An early, concentrated, and hands-on approach to direct patient care sets PCO graduates apart from their professional peers. The Eye Institute (TEI), which is where the majority of on-campus clinical training occurs, provides a unique opportunity for students to gain a clinical care perspective from optometry as well as other professions involved in vision and rehabilitation, a decided advantage other schools may not offer. The Eye Institute, and its satellite locations, provide an unrivaled clinical setting for training in comprehensive eye care. With more than 40,000 patient visits each year, this clinical facility provides students with a superior clinical education while serving residents of the Delaware Valley and beyond. The Eye Institute employs a multi-disciplinary approach, giving students an opportunity to work with optometrists, ophthalmologists, physicians, opticians, optometric technicians, and other healthcare professionals to provide total vision care to patients.

PCO has recently updated its curriculum after careful analysis and has emphasized a refined focus in the following areas:

  • Eyecare technology and the role of optometry in the healthcare system
  • Lasers and minor surgical procedures
  • Focused emphasis in neuro-ophthalmic diagnosis and rehabilitative care of the patient
  • Community outreach
  • Interprofessional practice
  • Healthcare, professionalism, and diversity
  • Ocular anatomy and physiology, including basic science aspects of eyecare
  • Systemic medicine and disease
What are some recent updates or student achievements to highlight at PCO/Salus?

Recent University renovations have been completed to keep Salus, PCO, its facilities and technologies, modern and up-to-date including renovations in the Learning Resource Center, updated, state-of-the-art classroom technology to keep PCO at the forefront of optometric education delivery, and the Virtual Reality Simulation Lab adjacent to the new Clinical Procedures Lab.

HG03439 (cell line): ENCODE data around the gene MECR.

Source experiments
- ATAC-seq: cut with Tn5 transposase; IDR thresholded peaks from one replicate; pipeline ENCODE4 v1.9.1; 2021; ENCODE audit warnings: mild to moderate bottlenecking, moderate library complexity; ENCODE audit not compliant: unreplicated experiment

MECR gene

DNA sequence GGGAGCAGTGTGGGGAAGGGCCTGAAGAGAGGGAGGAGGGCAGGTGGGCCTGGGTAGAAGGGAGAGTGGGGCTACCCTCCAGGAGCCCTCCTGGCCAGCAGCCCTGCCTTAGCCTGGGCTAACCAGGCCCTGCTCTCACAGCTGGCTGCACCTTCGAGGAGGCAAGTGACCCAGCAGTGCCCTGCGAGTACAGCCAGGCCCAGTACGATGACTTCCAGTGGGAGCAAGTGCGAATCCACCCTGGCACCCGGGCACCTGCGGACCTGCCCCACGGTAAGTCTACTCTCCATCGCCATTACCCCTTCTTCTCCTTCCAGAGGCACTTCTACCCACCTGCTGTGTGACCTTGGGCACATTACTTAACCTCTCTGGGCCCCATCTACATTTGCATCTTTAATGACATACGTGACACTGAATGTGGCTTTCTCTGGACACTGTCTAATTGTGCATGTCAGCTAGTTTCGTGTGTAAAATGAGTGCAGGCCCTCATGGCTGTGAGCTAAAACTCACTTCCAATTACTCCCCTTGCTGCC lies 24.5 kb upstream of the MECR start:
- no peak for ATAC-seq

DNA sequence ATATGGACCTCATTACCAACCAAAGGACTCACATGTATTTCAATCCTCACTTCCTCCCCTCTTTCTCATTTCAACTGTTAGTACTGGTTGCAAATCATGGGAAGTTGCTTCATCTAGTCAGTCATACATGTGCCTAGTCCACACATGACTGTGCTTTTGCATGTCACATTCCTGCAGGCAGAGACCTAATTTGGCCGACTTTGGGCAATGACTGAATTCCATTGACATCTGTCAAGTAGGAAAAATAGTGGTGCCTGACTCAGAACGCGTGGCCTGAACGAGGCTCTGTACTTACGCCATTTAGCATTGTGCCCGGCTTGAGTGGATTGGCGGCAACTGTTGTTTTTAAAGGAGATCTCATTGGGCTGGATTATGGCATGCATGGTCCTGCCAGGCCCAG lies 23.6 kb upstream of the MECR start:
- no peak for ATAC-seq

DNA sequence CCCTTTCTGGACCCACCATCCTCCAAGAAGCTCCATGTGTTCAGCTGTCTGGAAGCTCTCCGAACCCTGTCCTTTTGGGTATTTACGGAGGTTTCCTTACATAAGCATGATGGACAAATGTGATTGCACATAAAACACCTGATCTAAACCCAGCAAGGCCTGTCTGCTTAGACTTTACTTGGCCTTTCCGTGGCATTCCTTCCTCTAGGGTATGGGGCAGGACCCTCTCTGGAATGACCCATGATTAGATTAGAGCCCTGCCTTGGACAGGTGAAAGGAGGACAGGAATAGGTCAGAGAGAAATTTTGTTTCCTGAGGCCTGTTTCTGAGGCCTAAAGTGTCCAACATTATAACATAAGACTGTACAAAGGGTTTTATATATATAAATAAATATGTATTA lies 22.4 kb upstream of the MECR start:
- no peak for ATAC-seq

Tyler Lesko ‘22OD won the 30th AOSA Optometry Student Bowl powered by Essilor in June 2021. Tyler competed against student representatives from every optometry school in a high-stakes, fast-paced competition of optometric knowledge.

PCO Previously won the AOSA Optometry Student Bowl sponsored by Essilor in 2011 by Ian McWherter, OD ‘12, and Nicole Rist, OD ‘16, in 2015.

In 2019, Meghan Thompson, OD ‘19, achieved the highest National Board of Examiners in Optometry (NBEO®) Part I Applied Basic Science Examination score nationally and was also named recipient of the Dr. Norman E. Wallis Award for Excellence This award was established to honor Dr. Wallis and his 25 years of phenomenal service as the executive director of the NBEO. Dr. Wallis was also the Pennsylvania College of Optometry’s president from 1972-1979.

In 2017, Jamie (Roden) Pucci, OD ‘18 was also named the recipient of the Dr. Norman E. Wallis Award for Excellence for achieving the highest score on the National Board of Examiners in Optometry (NBEO) Part 1 Basic Science Exam. Her score topped more than 2,000 students who took the exam at testing centers throughout the U.S.

PCO previously won the Dr. Norman E. Wallis Award for Excellence in 2007 when two students – Rebecca Eiss, OD ’08, and Kathryn Gurganus, OD ’08 – tied for the highest national score.

How successful are graduates at finding employment after graduation?

Within six months of graduation, all graduates reported having secured full-time employment – these settings range from corporate and hospitals to a private practice or residency programs. In 2021, PCO applicants received a 76% match rate for residency placements, which is above the national match rate of 72%. A few graduates also had military assignments secured.